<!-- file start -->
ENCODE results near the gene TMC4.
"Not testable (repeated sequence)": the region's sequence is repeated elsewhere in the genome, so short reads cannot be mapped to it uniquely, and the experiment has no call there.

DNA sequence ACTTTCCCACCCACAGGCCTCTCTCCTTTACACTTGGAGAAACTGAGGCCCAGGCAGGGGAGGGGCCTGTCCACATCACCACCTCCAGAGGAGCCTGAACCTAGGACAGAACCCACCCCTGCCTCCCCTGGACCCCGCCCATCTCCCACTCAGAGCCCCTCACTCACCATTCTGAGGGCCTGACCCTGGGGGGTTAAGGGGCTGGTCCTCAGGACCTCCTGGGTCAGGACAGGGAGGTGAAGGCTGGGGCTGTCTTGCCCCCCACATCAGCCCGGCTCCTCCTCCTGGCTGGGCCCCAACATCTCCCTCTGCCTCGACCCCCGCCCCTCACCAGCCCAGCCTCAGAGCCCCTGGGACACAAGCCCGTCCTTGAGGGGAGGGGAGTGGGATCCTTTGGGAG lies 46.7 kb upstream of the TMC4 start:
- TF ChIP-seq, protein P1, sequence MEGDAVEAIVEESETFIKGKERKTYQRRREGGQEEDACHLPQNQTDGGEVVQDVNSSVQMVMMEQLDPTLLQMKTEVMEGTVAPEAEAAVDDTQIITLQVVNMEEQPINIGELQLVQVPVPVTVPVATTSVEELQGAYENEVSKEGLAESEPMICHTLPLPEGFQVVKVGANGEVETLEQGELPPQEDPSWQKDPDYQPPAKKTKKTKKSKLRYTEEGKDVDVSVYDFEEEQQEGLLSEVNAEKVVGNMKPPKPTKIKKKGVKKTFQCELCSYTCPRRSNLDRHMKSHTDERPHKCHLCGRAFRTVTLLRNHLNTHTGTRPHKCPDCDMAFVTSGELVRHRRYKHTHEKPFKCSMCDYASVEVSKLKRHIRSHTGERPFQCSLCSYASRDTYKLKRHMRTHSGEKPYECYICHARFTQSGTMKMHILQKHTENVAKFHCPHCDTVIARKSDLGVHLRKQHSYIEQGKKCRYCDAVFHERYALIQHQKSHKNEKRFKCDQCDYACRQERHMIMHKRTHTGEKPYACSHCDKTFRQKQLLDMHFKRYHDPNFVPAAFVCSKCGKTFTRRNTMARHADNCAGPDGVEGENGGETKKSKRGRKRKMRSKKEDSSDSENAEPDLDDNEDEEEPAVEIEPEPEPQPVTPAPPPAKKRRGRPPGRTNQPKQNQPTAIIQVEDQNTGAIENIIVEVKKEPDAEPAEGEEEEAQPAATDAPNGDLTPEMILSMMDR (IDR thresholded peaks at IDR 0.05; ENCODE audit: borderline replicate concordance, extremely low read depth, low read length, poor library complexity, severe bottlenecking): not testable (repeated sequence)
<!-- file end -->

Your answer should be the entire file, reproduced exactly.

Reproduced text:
ENCODE results near the gene TMC4.
"Not testable (repeated sequence)": the region's sequence is repeated elsewhere in the genome, so short reads cannot be mapped to it uniquely, and the experiment has no call there.

DNA sequence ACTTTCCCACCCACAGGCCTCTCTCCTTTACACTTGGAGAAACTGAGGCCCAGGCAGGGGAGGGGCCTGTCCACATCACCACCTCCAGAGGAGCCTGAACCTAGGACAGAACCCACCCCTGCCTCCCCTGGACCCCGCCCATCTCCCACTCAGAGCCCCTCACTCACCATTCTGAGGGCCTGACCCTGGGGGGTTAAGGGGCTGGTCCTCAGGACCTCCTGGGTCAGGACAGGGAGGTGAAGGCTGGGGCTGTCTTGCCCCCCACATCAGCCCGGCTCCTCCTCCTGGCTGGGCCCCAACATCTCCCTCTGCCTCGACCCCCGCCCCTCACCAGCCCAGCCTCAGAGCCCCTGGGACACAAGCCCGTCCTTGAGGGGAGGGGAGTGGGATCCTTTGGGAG lies 46.7 kb upstream of the TMC4 start:
- TF ChIP-seq, protein P1, sequence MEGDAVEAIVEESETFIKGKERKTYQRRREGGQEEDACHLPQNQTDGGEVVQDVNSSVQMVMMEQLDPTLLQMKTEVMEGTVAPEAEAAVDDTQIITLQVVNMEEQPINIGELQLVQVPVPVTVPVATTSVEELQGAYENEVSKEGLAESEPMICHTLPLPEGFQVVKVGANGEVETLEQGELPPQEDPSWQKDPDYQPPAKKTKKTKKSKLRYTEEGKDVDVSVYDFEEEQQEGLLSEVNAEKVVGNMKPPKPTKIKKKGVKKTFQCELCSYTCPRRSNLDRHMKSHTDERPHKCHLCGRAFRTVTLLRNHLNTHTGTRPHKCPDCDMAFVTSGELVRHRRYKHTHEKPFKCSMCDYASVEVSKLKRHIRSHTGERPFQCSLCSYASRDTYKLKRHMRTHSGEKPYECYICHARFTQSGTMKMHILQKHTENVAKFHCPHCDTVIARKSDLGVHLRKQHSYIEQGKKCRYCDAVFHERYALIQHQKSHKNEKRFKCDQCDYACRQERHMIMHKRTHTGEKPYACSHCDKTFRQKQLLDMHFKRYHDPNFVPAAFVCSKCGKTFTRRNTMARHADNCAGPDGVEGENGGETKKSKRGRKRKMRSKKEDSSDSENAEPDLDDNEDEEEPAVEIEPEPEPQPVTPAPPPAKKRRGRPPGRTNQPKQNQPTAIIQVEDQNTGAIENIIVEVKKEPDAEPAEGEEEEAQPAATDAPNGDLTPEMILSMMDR (IDR thresholded peaks at IDR 0.05; ENCODE audit: borderline replicate concordance, extremely low read depth, low read length, poor library complexity, severe bottlenecking): not testable (repeated sequence)